19. While the Altenburg Debate may be claimed as the "most important debate in American Lutheranism," COMPLETELY IGNORED BY THE VIDEO was the historical fact that, at the Altenburg Debate Walther himself acknowledged his debt to the Protestationschrift, which he referred to as "a precious gift of God." Later, Keyl and Burger also joined in this acknowledgment. Official LCMS history is a pack of lies. Walther and his bros followed an syphilitic sex monster, knowing all about his girlfriends. The outbreak caused by Stephan's STD was probably the excuse for the riot that ended his rule.
This historical revisionism has gone on for over a century now within the Missouri Synod (except with a few isolated exceptions). I regret to say that I regard the following people as being completely untrustworthy in communicating anything about the history of the Missouri Saxon immigrants (1838-1841):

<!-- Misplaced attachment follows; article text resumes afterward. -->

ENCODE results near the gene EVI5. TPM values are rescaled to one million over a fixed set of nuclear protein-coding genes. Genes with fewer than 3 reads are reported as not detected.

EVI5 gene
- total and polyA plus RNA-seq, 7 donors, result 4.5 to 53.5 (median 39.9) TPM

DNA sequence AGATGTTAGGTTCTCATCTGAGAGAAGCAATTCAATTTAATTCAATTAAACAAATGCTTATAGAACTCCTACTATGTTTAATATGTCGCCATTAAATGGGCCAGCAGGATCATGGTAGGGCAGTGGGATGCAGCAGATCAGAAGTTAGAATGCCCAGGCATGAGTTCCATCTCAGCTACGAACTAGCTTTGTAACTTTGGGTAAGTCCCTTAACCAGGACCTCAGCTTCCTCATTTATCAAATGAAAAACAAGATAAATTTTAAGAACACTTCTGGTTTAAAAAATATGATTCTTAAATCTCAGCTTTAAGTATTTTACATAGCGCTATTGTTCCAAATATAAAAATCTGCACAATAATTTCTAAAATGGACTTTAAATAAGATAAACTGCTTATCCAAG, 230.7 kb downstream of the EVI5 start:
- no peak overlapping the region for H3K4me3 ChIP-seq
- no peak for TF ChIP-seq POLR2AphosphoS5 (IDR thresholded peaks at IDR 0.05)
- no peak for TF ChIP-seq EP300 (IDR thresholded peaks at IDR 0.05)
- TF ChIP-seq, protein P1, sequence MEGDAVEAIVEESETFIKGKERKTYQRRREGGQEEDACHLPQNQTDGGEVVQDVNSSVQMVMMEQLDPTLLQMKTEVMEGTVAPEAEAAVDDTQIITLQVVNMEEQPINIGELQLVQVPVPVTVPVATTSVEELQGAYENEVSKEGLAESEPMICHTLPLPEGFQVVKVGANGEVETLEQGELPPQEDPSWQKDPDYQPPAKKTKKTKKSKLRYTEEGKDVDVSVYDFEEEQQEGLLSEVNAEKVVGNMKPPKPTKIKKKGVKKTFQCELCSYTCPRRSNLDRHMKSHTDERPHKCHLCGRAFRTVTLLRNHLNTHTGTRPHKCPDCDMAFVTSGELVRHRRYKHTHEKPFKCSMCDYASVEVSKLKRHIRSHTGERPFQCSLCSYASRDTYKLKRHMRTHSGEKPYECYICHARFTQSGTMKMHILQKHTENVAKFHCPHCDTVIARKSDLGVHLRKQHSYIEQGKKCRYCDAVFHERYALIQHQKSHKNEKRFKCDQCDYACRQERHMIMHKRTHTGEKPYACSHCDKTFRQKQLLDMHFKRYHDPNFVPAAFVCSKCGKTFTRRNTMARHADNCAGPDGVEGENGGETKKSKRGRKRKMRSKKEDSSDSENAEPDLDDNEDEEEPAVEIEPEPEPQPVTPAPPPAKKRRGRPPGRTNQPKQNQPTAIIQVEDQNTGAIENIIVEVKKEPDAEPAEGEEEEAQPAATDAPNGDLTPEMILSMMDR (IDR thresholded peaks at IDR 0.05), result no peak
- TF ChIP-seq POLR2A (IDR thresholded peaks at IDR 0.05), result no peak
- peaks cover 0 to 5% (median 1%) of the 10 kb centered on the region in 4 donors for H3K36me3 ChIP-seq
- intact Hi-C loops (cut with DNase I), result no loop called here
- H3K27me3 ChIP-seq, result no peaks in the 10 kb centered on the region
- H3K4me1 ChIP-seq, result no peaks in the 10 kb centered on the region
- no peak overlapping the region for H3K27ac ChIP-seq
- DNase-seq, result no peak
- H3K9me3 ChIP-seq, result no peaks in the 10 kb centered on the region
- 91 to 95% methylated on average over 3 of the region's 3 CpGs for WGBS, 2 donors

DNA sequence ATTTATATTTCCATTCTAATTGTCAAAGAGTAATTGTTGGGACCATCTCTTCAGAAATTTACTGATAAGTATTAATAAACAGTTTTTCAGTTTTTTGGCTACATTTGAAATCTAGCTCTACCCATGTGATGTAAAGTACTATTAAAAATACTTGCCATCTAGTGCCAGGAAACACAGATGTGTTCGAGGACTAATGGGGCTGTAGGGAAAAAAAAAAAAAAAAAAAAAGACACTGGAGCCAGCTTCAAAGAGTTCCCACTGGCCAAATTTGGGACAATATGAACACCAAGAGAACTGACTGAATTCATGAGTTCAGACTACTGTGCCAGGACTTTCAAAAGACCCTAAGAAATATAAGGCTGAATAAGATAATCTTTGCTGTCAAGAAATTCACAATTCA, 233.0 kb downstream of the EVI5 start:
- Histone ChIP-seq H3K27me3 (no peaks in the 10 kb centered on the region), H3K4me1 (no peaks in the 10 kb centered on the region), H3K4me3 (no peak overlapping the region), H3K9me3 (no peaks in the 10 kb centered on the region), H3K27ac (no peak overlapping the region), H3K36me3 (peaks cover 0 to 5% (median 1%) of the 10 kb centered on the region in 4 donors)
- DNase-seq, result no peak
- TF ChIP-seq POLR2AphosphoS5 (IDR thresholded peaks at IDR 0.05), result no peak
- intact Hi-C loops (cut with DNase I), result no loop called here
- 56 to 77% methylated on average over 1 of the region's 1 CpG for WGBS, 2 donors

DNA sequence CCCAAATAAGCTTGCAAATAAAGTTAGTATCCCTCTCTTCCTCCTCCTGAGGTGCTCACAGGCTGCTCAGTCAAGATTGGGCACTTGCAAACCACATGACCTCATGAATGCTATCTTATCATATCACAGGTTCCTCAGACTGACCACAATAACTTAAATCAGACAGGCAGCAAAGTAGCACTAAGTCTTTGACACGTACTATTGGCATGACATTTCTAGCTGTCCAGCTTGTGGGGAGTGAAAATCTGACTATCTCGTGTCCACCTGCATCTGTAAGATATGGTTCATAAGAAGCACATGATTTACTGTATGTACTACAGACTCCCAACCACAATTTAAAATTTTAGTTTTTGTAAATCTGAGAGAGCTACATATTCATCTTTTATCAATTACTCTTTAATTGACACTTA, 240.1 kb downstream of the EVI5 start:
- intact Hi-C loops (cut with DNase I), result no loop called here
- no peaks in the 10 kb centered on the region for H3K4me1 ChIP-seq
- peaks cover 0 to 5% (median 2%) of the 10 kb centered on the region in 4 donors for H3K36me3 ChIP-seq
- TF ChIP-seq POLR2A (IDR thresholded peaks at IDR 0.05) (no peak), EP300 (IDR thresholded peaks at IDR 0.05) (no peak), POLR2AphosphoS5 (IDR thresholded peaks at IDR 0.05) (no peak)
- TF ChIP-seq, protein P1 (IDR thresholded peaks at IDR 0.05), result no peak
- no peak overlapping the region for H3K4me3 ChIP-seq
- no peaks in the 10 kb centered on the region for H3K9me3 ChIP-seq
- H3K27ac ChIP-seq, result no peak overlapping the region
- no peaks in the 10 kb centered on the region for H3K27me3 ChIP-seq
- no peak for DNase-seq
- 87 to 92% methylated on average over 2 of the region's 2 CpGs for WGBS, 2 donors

CTS President Larry Rast,
Dr. William Schumacher,
Rev. Mike Neuman,
Rev. Dr. (hon.) Gregory Seltz, and
Rev. Rick Marrs.
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Rick Strickert (Carlvehse)
Senior Member
Username: Carlvehse

Post Number: 6500
Registered: 10-2003
Posted on Monday, July 04, 2016 - 3:37 pm:   Edit Post Delete Post Print Post

BTW, this is the same Lutheran Hour Ministries under the same International Lutheran Laymen's League that has yet to apologize for the ILLL/LHM behavior in firing Rev. Wallace Schulz because he carried out his synodical responsibilities, which the ILLL had promised as an auxiliary (for what that's worth) to aid and coordinate with the Synod.

The ILLL/LHM leadership has yet to show any.